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A sign at the engineering career fair in Towne Hall informs participates that the Lehman Brothers information session is cancelled.

This week's chaos and upheaval on Wall Street has hit home for many Penn students, who are feeling the backlash in an increasingly competitive and unstable job search.

On-campus recruiting, Penn's main job hunting mechanism, is bearing the brunt of the financial industry's woes, according to Career Services counselors.

The financial sector is usually the most sought-after by Penn students, said Barbara Hewitt, associate director at Career Services, but this year, many have broadened their search to increase the likelihood of getting hired.

The shift in student opinion is a likely response to the decline in recruiting.

"Many of the organizations and firms that are still coming have either reduced their schedules or are uncertain about how many positions they can offer our students," Hewitt said.

And some well-known companies that have always made visits to campus aren't coming at all. Lehman Brothers -- which was sold in part to international financial-services firm Barclays earlier this week - cancelled a planned session, according to Career Services.

"We've been trying to get the message across to students that this is the environment - the financial industry is hurting right now and students need to be more creative in terms of where to look for opportunities," she added.

To make the environment of OCR even more competitive, many of the firms have also explicitly said they will take most of their new hires from internship pools rather than conducting an external search.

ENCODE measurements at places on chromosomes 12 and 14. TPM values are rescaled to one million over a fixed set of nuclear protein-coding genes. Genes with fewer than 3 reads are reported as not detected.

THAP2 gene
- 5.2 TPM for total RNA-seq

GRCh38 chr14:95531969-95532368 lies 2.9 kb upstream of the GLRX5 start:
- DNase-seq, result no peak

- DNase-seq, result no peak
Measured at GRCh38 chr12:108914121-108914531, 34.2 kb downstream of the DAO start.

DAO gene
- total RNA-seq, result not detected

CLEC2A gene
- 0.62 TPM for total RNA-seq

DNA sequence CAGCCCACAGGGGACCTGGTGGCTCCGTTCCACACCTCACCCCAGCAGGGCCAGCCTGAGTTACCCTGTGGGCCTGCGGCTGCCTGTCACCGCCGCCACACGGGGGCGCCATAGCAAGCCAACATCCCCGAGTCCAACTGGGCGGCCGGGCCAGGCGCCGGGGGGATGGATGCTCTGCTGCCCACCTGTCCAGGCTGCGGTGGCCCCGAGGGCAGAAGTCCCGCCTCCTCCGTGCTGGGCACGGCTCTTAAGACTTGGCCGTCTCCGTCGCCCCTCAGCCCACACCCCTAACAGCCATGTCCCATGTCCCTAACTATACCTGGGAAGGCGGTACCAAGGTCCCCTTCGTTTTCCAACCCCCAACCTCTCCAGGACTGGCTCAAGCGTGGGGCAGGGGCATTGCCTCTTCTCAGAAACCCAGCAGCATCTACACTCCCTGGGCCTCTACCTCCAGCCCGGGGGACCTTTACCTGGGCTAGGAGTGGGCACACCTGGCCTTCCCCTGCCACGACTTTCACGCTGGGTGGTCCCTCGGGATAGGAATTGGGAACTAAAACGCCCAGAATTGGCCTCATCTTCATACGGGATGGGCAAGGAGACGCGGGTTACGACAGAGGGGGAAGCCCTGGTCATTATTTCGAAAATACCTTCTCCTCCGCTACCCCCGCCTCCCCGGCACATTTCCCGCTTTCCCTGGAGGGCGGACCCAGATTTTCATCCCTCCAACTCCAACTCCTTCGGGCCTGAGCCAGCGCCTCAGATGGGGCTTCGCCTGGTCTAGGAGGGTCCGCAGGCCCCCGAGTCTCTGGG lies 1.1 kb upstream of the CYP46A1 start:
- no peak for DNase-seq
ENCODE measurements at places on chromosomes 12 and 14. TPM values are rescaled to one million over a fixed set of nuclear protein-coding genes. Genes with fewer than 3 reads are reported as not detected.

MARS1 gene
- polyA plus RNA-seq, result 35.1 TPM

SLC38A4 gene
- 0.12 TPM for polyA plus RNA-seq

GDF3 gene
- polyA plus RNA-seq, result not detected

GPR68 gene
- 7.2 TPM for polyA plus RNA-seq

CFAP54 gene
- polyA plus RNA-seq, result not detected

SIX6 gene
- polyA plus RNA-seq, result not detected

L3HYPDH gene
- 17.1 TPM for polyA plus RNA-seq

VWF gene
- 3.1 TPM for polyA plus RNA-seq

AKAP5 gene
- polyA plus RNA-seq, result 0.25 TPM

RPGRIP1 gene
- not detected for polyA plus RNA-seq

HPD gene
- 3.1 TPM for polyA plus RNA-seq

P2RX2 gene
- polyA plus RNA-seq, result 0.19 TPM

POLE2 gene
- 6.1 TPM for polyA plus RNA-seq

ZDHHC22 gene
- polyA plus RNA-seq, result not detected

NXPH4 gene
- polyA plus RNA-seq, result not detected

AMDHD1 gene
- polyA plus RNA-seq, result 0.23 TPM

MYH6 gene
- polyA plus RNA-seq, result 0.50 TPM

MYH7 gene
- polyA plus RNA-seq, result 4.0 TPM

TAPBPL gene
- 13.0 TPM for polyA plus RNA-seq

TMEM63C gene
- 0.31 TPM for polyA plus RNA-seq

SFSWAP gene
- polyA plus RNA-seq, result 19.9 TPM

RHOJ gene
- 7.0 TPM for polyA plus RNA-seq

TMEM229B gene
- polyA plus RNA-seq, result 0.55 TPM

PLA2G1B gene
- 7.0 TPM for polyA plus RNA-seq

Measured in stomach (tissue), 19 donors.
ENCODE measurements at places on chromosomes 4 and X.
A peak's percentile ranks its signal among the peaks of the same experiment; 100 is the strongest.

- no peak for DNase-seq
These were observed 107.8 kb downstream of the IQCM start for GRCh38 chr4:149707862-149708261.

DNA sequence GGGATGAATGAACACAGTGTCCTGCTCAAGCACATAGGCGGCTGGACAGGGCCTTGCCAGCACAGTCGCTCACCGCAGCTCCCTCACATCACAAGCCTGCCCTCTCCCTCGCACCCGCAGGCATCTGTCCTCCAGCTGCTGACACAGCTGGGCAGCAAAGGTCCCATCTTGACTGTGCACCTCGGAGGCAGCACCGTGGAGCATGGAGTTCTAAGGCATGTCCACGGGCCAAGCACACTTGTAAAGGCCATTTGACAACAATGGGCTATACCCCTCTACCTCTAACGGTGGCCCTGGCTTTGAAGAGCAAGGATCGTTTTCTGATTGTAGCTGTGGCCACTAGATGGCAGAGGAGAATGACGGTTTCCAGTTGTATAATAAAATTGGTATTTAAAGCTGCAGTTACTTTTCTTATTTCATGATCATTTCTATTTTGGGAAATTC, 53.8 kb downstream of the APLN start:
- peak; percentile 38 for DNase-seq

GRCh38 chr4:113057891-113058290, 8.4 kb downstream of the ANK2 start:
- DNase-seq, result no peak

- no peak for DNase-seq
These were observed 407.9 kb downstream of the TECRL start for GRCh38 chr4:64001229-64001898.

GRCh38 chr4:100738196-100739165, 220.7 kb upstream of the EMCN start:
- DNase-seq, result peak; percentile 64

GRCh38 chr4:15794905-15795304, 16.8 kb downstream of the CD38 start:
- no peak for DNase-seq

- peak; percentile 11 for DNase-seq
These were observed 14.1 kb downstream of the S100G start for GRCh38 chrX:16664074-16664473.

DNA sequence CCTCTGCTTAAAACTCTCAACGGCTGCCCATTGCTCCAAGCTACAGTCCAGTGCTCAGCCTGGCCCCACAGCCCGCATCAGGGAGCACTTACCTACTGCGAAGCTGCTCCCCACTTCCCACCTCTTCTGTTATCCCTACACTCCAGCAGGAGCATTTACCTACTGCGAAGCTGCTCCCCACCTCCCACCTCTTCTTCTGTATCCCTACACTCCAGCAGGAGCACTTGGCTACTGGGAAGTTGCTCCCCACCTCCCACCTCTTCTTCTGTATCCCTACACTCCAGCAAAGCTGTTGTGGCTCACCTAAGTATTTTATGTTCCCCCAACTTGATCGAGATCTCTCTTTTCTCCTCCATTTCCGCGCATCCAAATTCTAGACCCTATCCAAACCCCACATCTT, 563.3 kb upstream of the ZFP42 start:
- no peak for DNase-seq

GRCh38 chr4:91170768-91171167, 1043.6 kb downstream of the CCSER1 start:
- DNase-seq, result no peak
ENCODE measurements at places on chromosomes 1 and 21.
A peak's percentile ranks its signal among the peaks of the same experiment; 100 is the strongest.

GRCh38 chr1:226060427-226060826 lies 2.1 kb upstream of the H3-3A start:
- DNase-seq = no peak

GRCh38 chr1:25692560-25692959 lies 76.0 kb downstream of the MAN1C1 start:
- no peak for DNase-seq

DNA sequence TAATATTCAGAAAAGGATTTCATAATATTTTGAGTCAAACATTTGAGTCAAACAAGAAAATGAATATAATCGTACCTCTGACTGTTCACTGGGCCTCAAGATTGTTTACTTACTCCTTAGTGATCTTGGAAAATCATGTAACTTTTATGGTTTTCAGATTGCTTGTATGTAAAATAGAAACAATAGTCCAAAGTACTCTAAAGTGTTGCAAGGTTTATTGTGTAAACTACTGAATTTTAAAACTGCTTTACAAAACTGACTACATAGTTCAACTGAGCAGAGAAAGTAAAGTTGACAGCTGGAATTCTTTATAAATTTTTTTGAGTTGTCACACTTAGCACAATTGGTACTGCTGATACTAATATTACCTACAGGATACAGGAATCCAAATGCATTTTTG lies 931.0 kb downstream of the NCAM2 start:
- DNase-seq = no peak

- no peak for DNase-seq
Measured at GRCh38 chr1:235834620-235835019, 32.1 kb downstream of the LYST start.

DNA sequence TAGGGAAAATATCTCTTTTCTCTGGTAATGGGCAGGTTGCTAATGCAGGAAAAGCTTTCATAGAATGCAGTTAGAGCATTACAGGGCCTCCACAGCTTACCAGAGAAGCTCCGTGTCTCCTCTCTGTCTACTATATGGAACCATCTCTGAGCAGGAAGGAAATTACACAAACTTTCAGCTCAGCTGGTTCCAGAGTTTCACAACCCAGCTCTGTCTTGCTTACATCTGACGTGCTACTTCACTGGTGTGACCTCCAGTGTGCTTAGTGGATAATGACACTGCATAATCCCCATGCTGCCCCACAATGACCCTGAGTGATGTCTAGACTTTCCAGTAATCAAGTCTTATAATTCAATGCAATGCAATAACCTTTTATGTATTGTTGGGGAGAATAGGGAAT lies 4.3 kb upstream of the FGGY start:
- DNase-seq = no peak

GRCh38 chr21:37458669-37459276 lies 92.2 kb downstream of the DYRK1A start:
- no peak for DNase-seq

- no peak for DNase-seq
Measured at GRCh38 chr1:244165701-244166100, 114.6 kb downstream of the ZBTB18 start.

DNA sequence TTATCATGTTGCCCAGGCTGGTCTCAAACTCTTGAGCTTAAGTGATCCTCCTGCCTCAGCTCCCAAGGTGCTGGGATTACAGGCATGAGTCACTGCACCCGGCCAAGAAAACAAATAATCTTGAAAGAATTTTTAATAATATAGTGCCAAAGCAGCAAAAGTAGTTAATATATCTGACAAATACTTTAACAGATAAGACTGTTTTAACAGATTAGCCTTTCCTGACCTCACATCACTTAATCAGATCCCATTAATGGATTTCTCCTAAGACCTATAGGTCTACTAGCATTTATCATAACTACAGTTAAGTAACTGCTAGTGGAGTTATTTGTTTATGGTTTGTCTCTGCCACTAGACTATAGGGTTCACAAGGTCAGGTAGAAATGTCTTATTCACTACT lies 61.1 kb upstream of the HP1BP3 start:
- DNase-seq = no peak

Wharton senior Steven Okon, who has applied to about 40 firms, has taken this advice seriously and has begun applying to consulting firms in addition to investment banking firms, his primary interest.

The broader search that students like Okon are conducting is increasing the pressure among students who weren't even planning to look for finance jobs.

"It's worrisome because a lot of financial sector applicants are going to . apply elsewhere," said Wharton senior Amarylis Marrero - "including the major marketing firms I'm interested in."

Marrero, who attended the CareerLink Fair this year as well as last year, said the sessions on marketing and consulting were "way more packed" than last year.

This is due to a decline in the number of finance and real-estate firms that participated in the fair, according to Hewitt.

But some seniors are not letting the competitive environment affect their choices.

Wharton senior Brandon Dunn, who interned at an international finance firm in France this past summer, is partaking in OCR for the first time this semester and says he doesn't feel the pressure.

The big firms are encouraging people to apply because "their doors are still open and they're still recruiting," said Dunn, who received interview slots with both Goldman Sachs and Citigroup.

"Yes, firms are going to be more careful in considering new hires because of the economy, but I still think there are opportunities out there so I'm not too worried about finding a job," he added.

And sometimes a solution can be found in looking outside of the traditional avenues.

"It's not just about OCR. You have to do your own independent research too," Marrero said.

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